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The Mountain-Prairie Region

NEWS RELEASE

U.S. Fish and Wildlife Service
134 Union Boulevard
Lakewood, Colorado 80228

 

March 8, 2005                                                                      Otto Jose, 303-236-8156

Service Seeks Public Comment on Draft Environmental Assessment for the
Chain Lakes Wildlife Habitat Management Area in Wyoming
 

The U.S. Fish and Wildlife Service is seeking public comment on a draft Environmental Assessment (EA) for the proposed “Development of BP America Production Company Wells on the Chain Lakes Wildlife Habitat Management Area (WHMA), Sweetwater and Carbon Counties, Wyoming.”  This draft EA is tiered to the “Continental Divide/Greater Wamsutter Area II Natural Gas Development Project Environmental Impact Statement,  Bureau of Land Management, 2000.”  Public comments are welcome for a 30-day period which ends on April 7, 2005. 

The draft EA, prepared by the U.S. Fish and Wildlife Service and the Wyoming Game and Fish Commission (WGF), analyzes BP’s American Production Company’s (BP) proposal to drill for, extract, remove and market gas products on subsurface mineral rights of the WHMA which are owned by Anadarko Petroleum.  Anadarko leased these rights to BP and BP is currently in the process of developing this lease.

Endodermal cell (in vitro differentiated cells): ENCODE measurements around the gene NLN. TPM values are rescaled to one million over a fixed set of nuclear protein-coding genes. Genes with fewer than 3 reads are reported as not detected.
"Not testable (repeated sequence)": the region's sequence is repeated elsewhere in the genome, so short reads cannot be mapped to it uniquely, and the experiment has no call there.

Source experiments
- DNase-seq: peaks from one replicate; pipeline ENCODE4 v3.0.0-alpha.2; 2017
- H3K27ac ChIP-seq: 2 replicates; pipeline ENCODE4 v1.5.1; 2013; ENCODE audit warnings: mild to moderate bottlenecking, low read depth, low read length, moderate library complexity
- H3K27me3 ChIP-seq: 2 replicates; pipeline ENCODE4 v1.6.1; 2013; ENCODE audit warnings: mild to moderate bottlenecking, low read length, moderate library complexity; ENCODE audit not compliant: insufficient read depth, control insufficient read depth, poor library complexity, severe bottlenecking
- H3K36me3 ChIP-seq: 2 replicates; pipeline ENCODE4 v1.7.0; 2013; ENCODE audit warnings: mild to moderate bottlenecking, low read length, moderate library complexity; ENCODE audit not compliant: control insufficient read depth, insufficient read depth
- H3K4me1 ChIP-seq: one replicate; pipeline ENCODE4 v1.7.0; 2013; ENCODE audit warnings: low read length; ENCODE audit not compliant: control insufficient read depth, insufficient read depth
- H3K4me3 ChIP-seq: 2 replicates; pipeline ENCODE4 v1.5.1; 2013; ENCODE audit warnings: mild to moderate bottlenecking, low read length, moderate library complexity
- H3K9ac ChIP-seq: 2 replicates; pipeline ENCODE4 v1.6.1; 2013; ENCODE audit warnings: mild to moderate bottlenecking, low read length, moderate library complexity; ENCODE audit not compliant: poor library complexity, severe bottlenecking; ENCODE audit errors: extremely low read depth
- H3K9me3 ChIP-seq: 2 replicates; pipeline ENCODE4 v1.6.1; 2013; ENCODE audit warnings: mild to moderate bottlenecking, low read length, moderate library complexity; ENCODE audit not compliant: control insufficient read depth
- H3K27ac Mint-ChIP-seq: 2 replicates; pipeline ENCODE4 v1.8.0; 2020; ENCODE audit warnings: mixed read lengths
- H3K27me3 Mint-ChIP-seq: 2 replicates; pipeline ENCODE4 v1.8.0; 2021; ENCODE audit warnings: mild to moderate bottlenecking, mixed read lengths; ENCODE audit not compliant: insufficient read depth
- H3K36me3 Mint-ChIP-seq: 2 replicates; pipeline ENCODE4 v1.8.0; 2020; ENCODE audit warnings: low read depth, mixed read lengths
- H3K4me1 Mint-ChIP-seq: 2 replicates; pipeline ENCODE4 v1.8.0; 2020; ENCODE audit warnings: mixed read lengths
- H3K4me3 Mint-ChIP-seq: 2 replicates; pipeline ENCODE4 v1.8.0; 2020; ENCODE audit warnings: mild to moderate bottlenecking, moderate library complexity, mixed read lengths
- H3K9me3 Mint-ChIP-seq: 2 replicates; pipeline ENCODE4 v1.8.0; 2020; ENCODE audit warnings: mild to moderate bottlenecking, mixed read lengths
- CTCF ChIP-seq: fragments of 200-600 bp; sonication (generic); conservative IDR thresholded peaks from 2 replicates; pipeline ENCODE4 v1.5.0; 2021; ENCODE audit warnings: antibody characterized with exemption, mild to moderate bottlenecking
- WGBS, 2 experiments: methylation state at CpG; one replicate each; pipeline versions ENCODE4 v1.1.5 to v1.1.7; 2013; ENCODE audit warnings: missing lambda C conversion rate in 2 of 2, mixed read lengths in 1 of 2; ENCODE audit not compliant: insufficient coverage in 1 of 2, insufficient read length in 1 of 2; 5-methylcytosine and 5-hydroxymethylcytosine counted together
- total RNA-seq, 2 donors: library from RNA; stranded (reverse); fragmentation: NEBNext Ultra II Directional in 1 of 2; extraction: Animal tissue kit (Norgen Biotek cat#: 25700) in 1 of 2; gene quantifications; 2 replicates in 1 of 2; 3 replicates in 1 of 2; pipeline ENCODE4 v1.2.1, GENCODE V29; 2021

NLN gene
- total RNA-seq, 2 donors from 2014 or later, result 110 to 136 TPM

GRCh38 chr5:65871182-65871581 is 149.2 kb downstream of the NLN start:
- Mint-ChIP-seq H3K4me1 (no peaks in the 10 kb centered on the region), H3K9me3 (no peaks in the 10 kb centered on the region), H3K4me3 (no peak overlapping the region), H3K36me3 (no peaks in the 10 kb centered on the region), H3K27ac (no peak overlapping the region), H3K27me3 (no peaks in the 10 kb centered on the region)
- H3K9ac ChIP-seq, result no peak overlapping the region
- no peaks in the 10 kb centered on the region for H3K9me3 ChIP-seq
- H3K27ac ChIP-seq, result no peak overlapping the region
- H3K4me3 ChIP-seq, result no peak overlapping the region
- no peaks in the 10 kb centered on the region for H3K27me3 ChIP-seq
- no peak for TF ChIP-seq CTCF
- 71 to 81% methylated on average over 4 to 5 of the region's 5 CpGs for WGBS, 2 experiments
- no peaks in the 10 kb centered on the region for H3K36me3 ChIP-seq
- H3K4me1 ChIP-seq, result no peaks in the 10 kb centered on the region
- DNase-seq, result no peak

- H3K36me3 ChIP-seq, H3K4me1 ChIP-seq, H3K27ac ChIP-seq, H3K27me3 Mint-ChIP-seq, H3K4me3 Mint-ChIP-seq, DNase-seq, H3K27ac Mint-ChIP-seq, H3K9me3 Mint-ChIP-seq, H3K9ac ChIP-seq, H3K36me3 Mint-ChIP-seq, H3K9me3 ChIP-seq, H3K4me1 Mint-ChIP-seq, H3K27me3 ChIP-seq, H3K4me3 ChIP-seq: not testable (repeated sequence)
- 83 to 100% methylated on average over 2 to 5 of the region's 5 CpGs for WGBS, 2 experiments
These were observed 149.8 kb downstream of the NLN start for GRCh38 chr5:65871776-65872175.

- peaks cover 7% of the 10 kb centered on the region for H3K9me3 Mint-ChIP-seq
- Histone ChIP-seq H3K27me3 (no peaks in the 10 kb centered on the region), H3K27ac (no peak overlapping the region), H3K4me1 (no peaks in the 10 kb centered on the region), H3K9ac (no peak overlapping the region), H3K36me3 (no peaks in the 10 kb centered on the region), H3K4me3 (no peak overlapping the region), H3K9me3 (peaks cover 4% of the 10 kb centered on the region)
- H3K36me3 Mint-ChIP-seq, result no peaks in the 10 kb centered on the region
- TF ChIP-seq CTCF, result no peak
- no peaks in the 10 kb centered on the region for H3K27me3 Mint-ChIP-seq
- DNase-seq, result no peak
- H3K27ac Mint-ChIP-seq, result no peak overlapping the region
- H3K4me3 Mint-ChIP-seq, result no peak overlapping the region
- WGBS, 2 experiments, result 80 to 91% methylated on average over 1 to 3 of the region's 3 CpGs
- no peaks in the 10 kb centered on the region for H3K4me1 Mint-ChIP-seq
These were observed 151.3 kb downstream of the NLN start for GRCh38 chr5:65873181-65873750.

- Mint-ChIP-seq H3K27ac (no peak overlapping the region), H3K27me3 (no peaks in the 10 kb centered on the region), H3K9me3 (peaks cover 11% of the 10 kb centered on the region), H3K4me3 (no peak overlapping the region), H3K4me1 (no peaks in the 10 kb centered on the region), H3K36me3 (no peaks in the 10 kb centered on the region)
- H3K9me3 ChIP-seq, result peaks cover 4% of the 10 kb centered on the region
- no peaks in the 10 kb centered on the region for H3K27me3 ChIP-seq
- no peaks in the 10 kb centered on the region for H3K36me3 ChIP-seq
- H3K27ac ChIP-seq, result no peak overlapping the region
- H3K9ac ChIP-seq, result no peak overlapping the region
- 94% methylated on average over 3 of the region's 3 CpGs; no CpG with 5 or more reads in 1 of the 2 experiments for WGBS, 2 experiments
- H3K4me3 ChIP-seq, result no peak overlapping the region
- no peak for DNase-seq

Implementation of the proposed action to allow BP to drill for, extract, remove and market gas products requires an approval from the Service, since the WHMA was purchased with federal funds under the Wildlife Restoration program for the purpose of providing wintering habitat for pronghorn.  Any activity or action that is not part of the original purpose must be reviewed by Service’s Federal Assistance office to assess the potential impacts to the environment pursuant to the National Environmental Policy Act.  Although the activities associated with proposed action on the WHMA were broadly addressed in the Continental Divide/Greater Wamsutter Area II Natural Gas Development Project Environmental Impact Statement, Bureau of Land Management, site-specific activities on the federally-acquired property of the WHMA require further evaluation.  Consequently, the WGF and the Service have prepared this EA tiered to the Continental Divide/Greater Wamsutter Area II Natural Gas Development Project Environmental Impact Statement.  The EA also identifies additional mitigation measures based on the  “Surface Use Agreement” established between the WGF and BP.  The “Surface Use Agreement” contains a list of 43  terms and conditions to minimize environmental impacts on the project area.  

BP would undertake gas well drilling, testing, and production on 14 sections of Chain Lakes WHMA covering approximately 8,960 acres located in T23N, R93W, all of Sections 7, 9, 15, 17, 19, 21, 25, 27, 29, 31, 33, and 35; T22N, R93W, all of Sections 3; and T23N, R92W, all of Section 31.  Currently, BP has lease rights on three sections for gas exploration and development purposes which include the following sections T23N, R93W, 19,  29, and 27.  BP is in the process of obtaining leasing rights to conduct further gas explorations and development on the other Sections described above.  It is anticipated that BP will not pursue portions T23N, R93W, Section 7, 9, and, 15 due to the presence of wetlands.  Anadarko Petroleum Corporation has the right to those lands not developed for oil and gas by BP.